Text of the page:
MUSEUM OF GLASS
1801 E. Dock St., Tacoma, 253-284-4750 or www.museumofglass.org
for days and hours
I got hot at the Museum of Glass the other day; I never knew it could be like this. I'd always assumed glass art was something musty and slightly kitsch: something my grandmother might give my mom for Christmas, right along with the cheese log and Almond Roca. It was even worth the trip to Tacoma to be so awakened—which, let's admit, is something you say about as often as "I'm looking forward to that dentist appointment" or "Hey, did you catch Becker last night?"
Yet the Hot Shop continues to taunt me.
Housed beneath the erect, 90-foot stainless steel cone that rises from the museum's roof, the Hot Shop is a kind of performance, stadium-style, that allows you to watch the artisans blow glass while a host with a microphone takes you through the process and answers your questions. The Hot Shop is a chance to see artisans holding long poles shape glass by repeatedly poking it into ovens. The Hot Shop is staffed with lean, young men putting their "rods" into "glory holes."
Now, I consider myself fairly informed, but it's a jolt hearing a middle-aged man with a microphone repeating "rod" and "glory hole" ad infinitum to a bus-load of senior citizens from Santa Fe. Yet not a blue hair popped out of place. Was everybody else so well schooled in glassblowing? It became comical, surreal. I felt like Beavis and Butthead—"Huh-huh, he said rod." I imagined glassblowers' porn: "Yeah, heat my rod. You like that big, fat glass, don't you?"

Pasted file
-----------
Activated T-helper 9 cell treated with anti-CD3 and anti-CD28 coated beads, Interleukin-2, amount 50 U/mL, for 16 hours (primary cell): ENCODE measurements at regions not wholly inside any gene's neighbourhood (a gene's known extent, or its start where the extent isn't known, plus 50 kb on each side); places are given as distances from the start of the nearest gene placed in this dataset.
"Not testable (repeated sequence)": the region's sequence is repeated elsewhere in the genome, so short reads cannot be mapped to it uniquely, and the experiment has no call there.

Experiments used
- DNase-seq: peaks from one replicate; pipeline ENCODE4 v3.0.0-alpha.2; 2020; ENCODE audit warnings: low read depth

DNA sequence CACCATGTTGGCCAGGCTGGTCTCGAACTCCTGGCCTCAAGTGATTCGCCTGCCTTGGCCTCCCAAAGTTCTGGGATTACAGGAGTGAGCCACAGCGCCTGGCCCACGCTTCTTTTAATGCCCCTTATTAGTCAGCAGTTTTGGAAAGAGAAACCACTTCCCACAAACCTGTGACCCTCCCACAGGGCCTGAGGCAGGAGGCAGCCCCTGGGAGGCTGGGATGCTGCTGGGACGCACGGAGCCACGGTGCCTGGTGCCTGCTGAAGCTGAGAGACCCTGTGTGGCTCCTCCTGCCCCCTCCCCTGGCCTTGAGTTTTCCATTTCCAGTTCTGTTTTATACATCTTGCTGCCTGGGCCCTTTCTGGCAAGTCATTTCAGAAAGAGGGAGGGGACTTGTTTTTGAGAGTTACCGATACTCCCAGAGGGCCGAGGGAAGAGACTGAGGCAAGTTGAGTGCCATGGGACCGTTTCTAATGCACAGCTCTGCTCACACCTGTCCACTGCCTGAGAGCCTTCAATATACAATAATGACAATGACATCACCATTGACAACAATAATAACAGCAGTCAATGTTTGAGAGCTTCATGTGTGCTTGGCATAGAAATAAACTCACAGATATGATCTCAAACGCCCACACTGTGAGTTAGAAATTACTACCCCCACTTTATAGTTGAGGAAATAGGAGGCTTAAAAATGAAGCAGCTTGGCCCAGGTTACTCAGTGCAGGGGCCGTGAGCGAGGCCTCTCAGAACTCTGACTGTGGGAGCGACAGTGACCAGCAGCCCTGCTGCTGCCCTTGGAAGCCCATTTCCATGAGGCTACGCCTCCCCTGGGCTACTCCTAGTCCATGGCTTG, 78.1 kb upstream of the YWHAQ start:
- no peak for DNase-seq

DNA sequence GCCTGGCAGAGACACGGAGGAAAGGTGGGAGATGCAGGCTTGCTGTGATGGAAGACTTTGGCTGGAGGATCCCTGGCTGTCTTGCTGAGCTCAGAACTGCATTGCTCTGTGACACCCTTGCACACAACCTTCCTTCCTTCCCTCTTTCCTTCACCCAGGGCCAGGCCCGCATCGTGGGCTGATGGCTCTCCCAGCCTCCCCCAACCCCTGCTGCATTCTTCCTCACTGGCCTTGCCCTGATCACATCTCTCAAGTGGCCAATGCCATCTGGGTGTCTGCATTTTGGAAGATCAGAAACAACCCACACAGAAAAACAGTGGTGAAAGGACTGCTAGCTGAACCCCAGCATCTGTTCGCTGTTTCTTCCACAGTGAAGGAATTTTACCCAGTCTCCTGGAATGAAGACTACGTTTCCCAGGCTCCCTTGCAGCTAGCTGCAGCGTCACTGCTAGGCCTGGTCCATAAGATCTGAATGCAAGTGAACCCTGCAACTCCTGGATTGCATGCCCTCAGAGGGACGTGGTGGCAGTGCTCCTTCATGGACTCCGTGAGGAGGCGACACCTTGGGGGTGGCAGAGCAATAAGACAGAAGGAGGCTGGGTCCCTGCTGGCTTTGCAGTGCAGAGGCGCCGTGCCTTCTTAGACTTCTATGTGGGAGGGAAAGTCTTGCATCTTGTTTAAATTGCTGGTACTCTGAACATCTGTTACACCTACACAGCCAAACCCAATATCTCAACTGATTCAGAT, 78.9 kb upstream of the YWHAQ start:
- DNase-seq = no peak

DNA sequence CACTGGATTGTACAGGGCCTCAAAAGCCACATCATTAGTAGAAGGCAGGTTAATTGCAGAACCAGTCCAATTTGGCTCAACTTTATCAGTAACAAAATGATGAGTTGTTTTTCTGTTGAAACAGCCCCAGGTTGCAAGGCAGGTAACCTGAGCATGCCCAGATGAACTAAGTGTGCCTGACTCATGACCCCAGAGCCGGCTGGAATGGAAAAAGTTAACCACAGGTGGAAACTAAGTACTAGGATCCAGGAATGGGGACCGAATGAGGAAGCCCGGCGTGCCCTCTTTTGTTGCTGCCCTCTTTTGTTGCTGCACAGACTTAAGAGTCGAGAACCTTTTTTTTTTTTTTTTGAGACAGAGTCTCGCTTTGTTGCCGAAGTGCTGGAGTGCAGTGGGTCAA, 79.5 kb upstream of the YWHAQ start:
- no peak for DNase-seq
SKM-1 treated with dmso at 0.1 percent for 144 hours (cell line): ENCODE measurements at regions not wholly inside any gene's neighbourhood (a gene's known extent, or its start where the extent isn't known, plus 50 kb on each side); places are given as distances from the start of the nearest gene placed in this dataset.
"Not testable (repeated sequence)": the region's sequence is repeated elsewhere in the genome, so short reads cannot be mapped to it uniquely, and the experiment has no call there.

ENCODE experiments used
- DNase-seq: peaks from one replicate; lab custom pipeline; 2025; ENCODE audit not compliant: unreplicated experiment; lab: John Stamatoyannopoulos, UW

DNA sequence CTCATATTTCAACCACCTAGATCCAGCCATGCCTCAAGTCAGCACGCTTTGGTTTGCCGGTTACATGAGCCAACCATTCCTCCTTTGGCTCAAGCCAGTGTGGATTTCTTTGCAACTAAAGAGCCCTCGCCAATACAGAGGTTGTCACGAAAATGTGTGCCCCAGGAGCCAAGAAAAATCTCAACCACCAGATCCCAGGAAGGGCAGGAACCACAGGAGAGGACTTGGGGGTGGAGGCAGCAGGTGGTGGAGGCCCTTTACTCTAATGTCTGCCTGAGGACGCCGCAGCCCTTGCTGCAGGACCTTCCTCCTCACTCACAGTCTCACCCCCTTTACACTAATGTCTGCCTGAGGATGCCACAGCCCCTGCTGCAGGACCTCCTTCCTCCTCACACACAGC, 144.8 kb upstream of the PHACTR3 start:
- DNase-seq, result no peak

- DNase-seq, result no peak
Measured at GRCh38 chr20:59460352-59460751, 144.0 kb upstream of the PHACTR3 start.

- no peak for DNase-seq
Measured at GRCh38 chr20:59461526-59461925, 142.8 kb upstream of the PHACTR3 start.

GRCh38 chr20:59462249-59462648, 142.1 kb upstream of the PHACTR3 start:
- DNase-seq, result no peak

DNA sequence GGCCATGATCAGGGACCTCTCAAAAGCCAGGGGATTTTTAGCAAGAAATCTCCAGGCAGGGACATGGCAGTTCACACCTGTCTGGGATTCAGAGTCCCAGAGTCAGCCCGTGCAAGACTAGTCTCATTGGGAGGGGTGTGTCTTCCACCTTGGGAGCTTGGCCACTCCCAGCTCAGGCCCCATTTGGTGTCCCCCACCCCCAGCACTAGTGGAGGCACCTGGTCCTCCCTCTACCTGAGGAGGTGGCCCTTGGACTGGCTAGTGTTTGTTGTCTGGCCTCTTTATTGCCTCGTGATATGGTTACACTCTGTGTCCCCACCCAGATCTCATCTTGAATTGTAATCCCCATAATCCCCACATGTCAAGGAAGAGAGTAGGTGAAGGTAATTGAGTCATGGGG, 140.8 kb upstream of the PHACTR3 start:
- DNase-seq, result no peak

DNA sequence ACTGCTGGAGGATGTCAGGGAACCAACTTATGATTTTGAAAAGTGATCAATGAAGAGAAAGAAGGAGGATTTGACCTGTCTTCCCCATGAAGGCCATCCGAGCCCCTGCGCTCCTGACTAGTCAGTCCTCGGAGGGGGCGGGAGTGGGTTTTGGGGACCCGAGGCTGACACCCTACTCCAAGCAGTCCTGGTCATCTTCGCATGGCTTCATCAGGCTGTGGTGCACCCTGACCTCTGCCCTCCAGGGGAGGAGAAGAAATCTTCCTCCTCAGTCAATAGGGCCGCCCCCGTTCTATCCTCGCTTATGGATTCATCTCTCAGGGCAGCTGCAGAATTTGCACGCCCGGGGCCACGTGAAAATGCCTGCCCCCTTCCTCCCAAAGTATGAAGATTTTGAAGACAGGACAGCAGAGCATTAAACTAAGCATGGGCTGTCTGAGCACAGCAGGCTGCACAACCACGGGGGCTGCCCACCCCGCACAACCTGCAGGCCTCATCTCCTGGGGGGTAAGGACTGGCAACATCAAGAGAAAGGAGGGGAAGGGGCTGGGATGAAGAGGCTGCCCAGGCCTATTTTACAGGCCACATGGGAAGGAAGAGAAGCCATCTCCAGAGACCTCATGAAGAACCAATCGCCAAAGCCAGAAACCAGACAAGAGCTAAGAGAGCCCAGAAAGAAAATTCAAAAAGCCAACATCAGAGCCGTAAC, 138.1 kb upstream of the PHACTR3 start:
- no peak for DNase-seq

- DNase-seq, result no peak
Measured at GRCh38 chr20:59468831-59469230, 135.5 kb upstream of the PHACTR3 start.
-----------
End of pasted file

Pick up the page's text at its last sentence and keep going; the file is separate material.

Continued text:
I can't be teased like this for long, and I have no sense of shame, so after the performance had ended, I called one of the young artists over. I knew it was a crude question, I said, but honestly, could he please tell me if it was just an old glassblowers' joke that all these terms were so sexual? Or did some clever 20th-century gay glass aficionados adopt the words for recreational usage?
"Well . . . what do you mean?" he answered.
"You know—that's a rod," I said, fearlessly pointing out his co-worker's, ahem, tool, and following its course into the fiery receptacle. "And that's a glory hole. . . . "
"Well, if you know the origin of the term . . . ," he said, then stopped to turn the tables on me. "Do you know what it means?"
Do I know what it means? Honey, please.
"Of course I do," I said.
"So, then . . . "
"Wait a minute," I said, needing to be sure. "What do you think it means?"
He shifted uncomfortably for a moment. This was getting ridiculous.
"Um, you know," he said. "I hear that in San Francisco . . . in the bathrooms . . . "
"Right," I said, wanting to hear his unique attempt to complete the thought but needing a definitive answer. "So is that how you got the name for the glassblowing stuff, or was it the other way around?"
The guy sheepishly excused himself to get back to work—"'Glory hole' has been around a long time," he said in parting, which cleared nothing up—leaving me limp and unsatisfied.
So send your snooty letters protesting my d飬ass頩gnorance, tell me how the terminology is hundreds of years old and translated from the Italian (as the unamused receptionist at the Pilchuck Glass School informed me the next day; glassblowers need to lighten up), but I know something furtive and lusty is afoot here: This Saturday's evening of glass art and demonstrations at the museum is called Night Blow.